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Why The Commercial Construction Industry Needs More Skilled Workers

Why The Commercial Construction Industry Needs More Skilled Workers

“Work in construction” is a common answer carpenters and construction workers give when asked what they do for a living. That answer is a broad one. It actually encompasses many areas of expertise, including framing, roofing, siding, remodeling, finishing, and other specialties in between.

Commercial contractors today are struggling with skeleton crews because they just can’t find experienced and skilled workers. This doesn’t seem to make sense. Not when there are more than enough workers available for residential construction.

Shouldn’t any talented carpenter able to swing a hammer and read a tape on a commercial construction site as easily as he can on a residential one?

Let’s take a look at the specific requirements for commercial construction work:

Skills Needed

First things first. Commercial construction involves much more than knowing how to swing a hammer and read a tape. Often times commercial workers must have skills in not only carpentry, but also masonry, concrete, metal work, welding, electrical, plumbing, equipment operation or some variation. Once an accomplished worker achieves this skill set, he might be more inclined to start his own contracting company than be limited by the rules of a corporate office.

Corporate Structure

Residential construction jobs tend to provide a certain amount of leeway when it comes to schedule and skill level requirements. It’s not too far out of the realm to see a residential crew consist of a retiree, a third shift worker looking for extra hours, and a teenager on summer break. For the most part, days off are pretty easy to come by. Commercial jobs tend to be more structured, with tighter deadlines, and not all carpenters can commit to the rigid schedules. Commercial jobs also may require travel and extended time away from home, which makes it difficult to appeal to middle-aged workers with families.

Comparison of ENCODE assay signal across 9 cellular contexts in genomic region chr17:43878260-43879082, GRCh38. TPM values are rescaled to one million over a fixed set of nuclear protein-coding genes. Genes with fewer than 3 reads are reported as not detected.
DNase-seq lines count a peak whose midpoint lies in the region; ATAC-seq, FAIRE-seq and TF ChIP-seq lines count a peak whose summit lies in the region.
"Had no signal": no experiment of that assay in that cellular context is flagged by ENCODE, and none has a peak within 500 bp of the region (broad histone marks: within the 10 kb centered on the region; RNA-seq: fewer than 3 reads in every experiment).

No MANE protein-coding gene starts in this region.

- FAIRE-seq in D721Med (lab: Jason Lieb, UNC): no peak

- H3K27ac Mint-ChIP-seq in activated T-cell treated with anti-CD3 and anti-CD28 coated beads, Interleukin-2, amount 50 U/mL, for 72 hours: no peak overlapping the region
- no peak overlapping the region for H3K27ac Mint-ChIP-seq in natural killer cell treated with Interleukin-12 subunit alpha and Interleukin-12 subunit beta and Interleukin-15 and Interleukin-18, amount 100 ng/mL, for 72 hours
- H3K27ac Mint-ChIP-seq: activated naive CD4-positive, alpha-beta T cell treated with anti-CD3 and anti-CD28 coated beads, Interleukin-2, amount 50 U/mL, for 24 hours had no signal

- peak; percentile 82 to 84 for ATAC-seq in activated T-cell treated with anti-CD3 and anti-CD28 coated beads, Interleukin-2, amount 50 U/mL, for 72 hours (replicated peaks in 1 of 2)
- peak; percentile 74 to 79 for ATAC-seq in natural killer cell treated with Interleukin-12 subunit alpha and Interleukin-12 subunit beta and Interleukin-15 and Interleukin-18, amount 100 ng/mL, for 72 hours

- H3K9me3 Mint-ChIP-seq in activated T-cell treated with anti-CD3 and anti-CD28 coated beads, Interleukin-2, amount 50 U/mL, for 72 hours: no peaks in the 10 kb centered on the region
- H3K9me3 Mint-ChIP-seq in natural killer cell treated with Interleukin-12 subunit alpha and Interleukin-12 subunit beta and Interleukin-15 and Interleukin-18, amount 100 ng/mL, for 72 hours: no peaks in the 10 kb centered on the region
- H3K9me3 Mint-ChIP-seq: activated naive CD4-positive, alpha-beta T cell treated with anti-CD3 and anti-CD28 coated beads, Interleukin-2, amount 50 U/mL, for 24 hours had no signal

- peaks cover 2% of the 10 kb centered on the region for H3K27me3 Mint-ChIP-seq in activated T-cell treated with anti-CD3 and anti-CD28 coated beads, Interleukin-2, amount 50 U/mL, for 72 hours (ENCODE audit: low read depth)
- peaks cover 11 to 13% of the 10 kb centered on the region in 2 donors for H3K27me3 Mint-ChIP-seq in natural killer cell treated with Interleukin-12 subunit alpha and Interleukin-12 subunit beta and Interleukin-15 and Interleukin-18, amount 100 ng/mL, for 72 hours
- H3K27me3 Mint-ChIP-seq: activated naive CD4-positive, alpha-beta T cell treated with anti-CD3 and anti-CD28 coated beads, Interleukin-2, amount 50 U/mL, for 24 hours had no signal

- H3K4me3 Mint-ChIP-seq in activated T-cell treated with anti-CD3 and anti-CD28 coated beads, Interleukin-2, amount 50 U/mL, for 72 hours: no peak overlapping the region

Job Opportunities

Many residential workers are members of the community, and people you know personally. When someone is laid off from an office or manufacturing job, word of mouth travels quickly, and it’s not long before a local residential contractor offers him a job. Commercial work requires a different skill level, one that is usually more sought out and specialized.

How Can Commercial Contractors Find Skilled Workers?

The commercial industry is in a bit of a role reversal today, with contractors having to seek out workers instead of the other way around. The potential employee must be a reliable skilled worker who has no problem traveling and working under a hierarchy of management on a large crew. Here are some tips on how a well-balanced, skilled crew can be put together:

  • Pay More. Higher pay is the obvious solution to find more talented workers. Commercial contractors need to adjust their profit margin or charge more so that employees can enjoy a trickle-down effect.
  • Hire Nationally. Commercial companies with assignments throughout the US can consider hiring workers near the job sites, rather than near their own home headquarters. Contractors can simply meet them on the job site. This approach would greatly expand the talent pool.
  • Hire Recruiting Companies. In the same way that professional sports teams should always be on the lookout for that skilled free agent, commercial construction companies should be too. It’s not a bad idea to partner with a recruiting or job service organization that is constantly in touch with employment seekers.
  • Over hire. While many manufacturers employ ‘just-in-time’ inventory management to minimize their overhead, a commercial construction crew must have a surplus of workers on at all times. There should always be some work to keep carpenters busy during slow periods. Paying dependable workers to handle a broom is better than stretching them thin and missing crucial deadlines because of a short crew.

Growth Outlook

The National Association of Home Builders reported that nearly half the residential and commercial builders in America reported a labor shortage in 2014 indicating a true problem. This coincides with a 13.1% growth forecast in 2015 and an early 9.2% projection for 2016 for the commercial building sector. While these numbers may seem alarming, the silver lining in here is that supply and demand will create an incentive for people to get back into the construction industry. The younger workforce should see the potential for higher pay in commercial construction, and those looking to switch careers one last time in their 30’s will be more open to entering the carpentry industry.

There will always be some uncertainty in commercial construction. It’s an industry that ebbs and flows with fluctuations in the economy. The same can be said of just about every industry. Builders who want to grow and expand will need to take a look at how corporate sales and technology giants find their employees. Approach workers like the highly skilled professionals they are and enlist the help of headhunting agencies to find them.

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Commercial Flooring Trends – Out With the Old In With the ?

Commercial Flooring Trends – Out With the Old In With the ?